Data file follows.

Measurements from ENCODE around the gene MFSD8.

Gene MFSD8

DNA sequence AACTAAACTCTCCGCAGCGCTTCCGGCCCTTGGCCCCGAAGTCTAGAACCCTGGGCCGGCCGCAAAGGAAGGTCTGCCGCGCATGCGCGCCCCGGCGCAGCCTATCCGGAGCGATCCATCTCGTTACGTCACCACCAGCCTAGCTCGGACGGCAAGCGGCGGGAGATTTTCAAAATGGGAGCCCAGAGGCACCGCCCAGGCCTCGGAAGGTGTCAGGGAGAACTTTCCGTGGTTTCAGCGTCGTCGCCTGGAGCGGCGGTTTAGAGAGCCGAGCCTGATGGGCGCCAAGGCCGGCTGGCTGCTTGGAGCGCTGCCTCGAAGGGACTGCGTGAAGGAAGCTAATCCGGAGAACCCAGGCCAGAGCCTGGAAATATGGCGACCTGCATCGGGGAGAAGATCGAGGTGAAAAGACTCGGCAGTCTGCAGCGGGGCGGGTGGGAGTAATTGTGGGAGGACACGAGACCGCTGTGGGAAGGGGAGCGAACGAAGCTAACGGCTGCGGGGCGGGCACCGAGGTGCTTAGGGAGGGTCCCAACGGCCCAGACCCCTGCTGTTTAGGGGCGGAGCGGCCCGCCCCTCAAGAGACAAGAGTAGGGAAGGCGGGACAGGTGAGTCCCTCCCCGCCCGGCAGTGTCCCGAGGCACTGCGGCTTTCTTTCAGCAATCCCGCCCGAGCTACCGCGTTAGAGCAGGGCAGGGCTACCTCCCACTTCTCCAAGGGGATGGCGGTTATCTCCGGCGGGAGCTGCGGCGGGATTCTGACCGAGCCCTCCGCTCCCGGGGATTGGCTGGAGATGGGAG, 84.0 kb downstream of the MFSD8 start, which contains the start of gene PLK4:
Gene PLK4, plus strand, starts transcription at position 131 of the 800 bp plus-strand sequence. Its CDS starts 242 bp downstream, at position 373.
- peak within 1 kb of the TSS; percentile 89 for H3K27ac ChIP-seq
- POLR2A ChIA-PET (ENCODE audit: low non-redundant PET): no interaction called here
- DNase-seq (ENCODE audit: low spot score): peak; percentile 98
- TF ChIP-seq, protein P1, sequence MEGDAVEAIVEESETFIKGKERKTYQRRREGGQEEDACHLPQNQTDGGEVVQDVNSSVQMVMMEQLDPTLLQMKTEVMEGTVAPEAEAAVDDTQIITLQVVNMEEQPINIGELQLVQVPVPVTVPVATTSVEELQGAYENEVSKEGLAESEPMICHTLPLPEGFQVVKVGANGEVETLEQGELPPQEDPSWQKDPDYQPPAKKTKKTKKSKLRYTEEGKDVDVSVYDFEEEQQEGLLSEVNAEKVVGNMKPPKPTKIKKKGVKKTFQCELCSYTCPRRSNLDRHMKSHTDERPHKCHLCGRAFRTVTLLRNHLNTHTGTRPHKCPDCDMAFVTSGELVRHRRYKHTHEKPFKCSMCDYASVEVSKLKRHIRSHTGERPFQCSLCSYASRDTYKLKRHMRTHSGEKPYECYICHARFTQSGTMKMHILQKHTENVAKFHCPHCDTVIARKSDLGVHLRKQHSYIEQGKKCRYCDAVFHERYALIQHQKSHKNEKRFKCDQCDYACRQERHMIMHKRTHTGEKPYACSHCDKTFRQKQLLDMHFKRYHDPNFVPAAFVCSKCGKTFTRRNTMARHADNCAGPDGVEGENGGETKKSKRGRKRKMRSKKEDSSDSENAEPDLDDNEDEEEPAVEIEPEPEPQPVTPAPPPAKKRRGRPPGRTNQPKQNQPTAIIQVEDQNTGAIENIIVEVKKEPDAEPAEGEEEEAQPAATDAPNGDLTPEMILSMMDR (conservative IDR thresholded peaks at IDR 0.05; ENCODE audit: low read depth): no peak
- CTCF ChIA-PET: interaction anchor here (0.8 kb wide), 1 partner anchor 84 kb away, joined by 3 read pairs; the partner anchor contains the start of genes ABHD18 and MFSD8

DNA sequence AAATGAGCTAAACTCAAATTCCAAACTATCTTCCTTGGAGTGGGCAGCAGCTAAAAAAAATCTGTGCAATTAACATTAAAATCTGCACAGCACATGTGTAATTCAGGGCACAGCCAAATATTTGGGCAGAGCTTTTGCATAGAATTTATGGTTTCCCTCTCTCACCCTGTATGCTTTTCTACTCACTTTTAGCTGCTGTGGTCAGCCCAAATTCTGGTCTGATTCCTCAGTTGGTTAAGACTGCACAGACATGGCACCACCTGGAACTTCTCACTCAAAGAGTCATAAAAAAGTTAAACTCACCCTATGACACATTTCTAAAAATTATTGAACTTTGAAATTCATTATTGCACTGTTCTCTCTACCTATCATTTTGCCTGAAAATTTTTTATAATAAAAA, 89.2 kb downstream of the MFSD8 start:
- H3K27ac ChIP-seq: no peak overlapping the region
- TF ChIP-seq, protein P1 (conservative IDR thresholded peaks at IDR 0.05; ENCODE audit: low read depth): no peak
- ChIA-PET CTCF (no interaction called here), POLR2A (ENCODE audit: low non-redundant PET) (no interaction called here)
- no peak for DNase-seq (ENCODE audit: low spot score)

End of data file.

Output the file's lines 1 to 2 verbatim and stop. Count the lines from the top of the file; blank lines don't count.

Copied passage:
Measurements from ENCODE around the gene MFSD8.

Gene MFSD8